NEW YORK NURSE: October 2012
by Dr. Christopher David Kowal, BS, MSN-MOL-Ed, DNP, RN, CCRN-CMC-CSC, St. Joseph’s Hospital Health Center, Syracuse, NY
Do family members have a right to watch during resuscitation?
Your patient is dying. It is an emergency situation. Emotions are heightened. Voices are raised. It feels like chaos — sometimes controlled; sometimes wild. You feel like you are dying with your patient because there are too many people in the room. Suddenly, out of the corner of your eye you notice an elderly gentleman being escorted by your co-worker toward the doorway of your room. Someone is explaining the situation to him. He is visibly distraught, but appears coherent and understanding of what is being told to him. Simultaneously, you notice the mood of the situation calm down. There is no more yelling. A teamwork attitude has developed over the patient’s bed. Soon after the physician in attendance has spoken to the man whom you have correctly identified as your female patient’s spouse, he calmly asks the team to stop resuscitation efforts and allow the family member to have a moment with his wife.
This scenario, which may or may not happen in your hospital setting, is known as Family Presence During Resuscitation (FPDR) and although many nurses and healthcare workers may argue the merits of the risks and benefits of implementing such a concept, the jury is still out in many other healthcare organizations. Nurse research scholars argue that there are too few reliable and valid tools with which to measure nurses’ perception of FPDR events, according to key variables and indicators (Twibell, Siela, Riwitis, Wheatley, Riegle, Bousman, et al., 2008). Others, including frontline staff, proclaim that the outcomes of allowing FPDR definitely outweigh the risks (Kingsnorth, O’Connell, Guzzetta, Edens, Atabaki, Mecherikunnel, et al., 2010).
It has been found that FPDR can be implemented as a standard of care in many hospital settings, whether in the emergency department or critical care units, or anywhere in a healthcare setting without interrupting patient care (Kingsnorth et al., 2010). Some organizations utilize a family facilitator and others ensure that staff is respectful enough to explain the resuscitation process to families as it unfolds (Kingsnorth et al., 2010; Twibell et al., 2008). Staff has been noted to positively perceive that families are more understanding of the seriousness of their loved one’s condition and they are able to grieve more adaptably because they are “part of” the event (Kingsnorth et al., 2010; Twibell et al., 2008). Conversely, the literature suggests that the greatest challenges to this new concept are that families will become more anxious, less understanding, and disruptive to the process, while healthcare staff may feel less than proficient in their care delivery under the family’s watchful eyes (Fernandes, Compton, Jones, & Velilla, 2009; Kingsnorth et al., 2010; McClement, Fallis, & Pereira, 2009; Twibell et al., 2008).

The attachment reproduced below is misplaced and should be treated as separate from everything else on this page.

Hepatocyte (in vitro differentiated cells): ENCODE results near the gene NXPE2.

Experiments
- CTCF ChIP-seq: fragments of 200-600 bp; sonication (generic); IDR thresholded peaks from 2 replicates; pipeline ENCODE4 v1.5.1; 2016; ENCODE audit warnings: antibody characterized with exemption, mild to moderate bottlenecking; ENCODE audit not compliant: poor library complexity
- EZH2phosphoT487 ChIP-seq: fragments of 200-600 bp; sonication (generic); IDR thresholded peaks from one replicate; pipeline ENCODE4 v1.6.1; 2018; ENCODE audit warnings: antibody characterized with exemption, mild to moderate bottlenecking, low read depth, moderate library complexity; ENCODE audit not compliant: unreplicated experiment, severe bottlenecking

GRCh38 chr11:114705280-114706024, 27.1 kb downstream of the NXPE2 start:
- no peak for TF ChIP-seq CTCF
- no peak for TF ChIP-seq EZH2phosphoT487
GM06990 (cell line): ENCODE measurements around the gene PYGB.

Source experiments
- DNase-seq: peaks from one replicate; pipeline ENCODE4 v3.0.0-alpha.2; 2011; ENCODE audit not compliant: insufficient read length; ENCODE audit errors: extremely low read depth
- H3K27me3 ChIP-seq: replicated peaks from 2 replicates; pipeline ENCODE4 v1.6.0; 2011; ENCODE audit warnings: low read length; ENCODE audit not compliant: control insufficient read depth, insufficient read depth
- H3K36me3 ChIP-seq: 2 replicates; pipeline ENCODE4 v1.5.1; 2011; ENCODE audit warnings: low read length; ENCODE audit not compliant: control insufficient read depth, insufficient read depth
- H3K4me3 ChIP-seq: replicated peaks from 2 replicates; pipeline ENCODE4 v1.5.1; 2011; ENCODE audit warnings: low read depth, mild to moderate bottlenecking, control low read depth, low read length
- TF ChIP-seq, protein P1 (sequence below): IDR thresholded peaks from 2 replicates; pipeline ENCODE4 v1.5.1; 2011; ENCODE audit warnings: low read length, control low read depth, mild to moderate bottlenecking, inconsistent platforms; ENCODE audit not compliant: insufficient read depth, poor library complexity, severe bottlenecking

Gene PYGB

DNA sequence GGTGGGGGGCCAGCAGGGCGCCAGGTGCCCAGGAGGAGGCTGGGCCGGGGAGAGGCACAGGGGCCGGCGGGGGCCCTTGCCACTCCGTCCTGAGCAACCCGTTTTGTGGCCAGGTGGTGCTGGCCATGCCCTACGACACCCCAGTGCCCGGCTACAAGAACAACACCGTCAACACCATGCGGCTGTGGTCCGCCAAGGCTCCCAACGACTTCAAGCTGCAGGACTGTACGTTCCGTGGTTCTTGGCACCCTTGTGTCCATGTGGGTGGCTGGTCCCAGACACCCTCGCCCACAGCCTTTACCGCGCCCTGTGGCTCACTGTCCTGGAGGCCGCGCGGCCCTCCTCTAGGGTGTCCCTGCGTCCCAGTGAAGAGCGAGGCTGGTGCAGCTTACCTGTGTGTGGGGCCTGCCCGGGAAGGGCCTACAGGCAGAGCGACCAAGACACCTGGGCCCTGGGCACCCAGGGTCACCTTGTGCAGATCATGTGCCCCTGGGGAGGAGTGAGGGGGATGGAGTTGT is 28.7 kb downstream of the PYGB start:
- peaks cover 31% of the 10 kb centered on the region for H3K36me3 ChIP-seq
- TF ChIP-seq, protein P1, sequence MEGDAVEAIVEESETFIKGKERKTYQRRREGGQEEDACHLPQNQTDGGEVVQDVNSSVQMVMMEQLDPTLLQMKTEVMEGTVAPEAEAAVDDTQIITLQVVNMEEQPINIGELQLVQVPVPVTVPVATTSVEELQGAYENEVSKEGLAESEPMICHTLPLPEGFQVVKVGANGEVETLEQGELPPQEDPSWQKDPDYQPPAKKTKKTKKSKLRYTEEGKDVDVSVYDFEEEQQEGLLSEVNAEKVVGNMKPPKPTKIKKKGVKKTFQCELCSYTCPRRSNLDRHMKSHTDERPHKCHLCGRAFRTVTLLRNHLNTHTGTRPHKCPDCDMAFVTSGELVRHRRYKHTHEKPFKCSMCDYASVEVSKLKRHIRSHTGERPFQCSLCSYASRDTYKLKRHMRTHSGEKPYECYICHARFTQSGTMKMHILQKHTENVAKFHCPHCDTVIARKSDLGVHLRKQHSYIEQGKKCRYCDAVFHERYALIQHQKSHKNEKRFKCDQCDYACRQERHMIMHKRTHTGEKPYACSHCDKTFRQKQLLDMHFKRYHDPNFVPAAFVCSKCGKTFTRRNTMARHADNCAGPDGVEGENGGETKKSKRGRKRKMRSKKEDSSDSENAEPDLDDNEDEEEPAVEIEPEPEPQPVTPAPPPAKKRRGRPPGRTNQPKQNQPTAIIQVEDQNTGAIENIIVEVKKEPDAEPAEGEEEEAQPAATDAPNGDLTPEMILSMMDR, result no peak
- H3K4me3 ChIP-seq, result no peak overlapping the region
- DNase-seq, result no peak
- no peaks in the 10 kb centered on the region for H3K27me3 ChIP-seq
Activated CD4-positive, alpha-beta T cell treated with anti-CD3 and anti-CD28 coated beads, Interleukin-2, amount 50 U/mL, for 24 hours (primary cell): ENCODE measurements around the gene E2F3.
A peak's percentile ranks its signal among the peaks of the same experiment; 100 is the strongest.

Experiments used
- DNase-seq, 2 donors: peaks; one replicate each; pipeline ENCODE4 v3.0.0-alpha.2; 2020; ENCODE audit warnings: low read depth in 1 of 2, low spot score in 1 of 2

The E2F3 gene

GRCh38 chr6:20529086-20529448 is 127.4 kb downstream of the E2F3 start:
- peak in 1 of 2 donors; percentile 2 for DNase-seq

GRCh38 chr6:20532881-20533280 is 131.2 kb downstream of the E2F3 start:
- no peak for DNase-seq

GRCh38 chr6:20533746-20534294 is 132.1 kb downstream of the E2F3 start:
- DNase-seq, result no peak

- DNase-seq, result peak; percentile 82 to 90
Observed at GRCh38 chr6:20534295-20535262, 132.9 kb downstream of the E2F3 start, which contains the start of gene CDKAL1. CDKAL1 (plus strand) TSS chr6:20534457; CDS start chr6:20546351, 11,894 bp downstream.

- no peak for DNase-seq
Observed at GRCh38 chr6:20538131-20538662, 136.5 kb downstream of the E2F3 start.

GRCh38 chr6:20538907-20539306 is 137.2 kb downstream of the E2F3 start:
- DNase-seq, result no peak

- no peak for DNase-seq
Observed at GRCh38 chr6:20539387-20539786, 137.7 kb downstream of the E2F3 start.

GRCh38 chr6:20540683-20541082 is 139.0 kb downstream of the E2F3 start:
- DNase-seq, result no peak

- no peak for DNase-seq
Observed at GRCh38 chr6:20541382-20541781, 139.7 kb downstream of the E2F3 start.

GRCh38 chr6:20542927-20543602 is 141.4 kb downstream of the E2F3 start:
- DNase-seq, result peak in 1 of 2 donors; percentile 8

Whether or not you agree that FPDR is a beneficial or risky practice, the underlying theme of relationships should be considered. Families have the right to know the status of their loved one in real-time; not after-the-fact. Our duty as healthcare providers is to not only deliver quality care to the patient, but maintain a seamless relationship with their significant others to ensure that the integrity of the patient, care treatment and situation are preserved in a respectful and judicious manner. Integrating loved ones into the process of resuscitation, life, and death might be an option that promotes relationship satisfaction within your customer base and increases stability and optimal outcomes in the care delivery process.
Fernandes, R., Compton, S., Jones, K., & Velilla, M. A. (2009). The presence of a family witness impacts physician performance during simulated medical codes. Critical Care Medicine, 37(6), 1956-1960.
Kingsnorth, J., O’Connell, K., Guzzetta, C. E., Edens, J. C., Atabaki, S., Mecherikunnel, A., & Brown, K. (2010). Family presence during trauma activations and medical resuscitations in a pediatric emergency department: An evidence-based practice project. Journal of Emergency Nursing, 36(2), 115-121.
McClement, S. E., Fallis, W. M., Pereira, A. (2009). Family presence during resuscitation: Canadian critical care nurses’ perspectives. Journal of Nursing Scholarship, 41(3), 233-240.
Twibell, R. S., Siela, D., Riwitis, C., Wheatley, J., Riegle, T., Bousman, D., Cable, S…Neal, A. (2008). Nurses’ perceptions of their self-confidence and the benefits and risks of family presence during resuscitation. American Journal of Critical Care, 17(2), 101-111.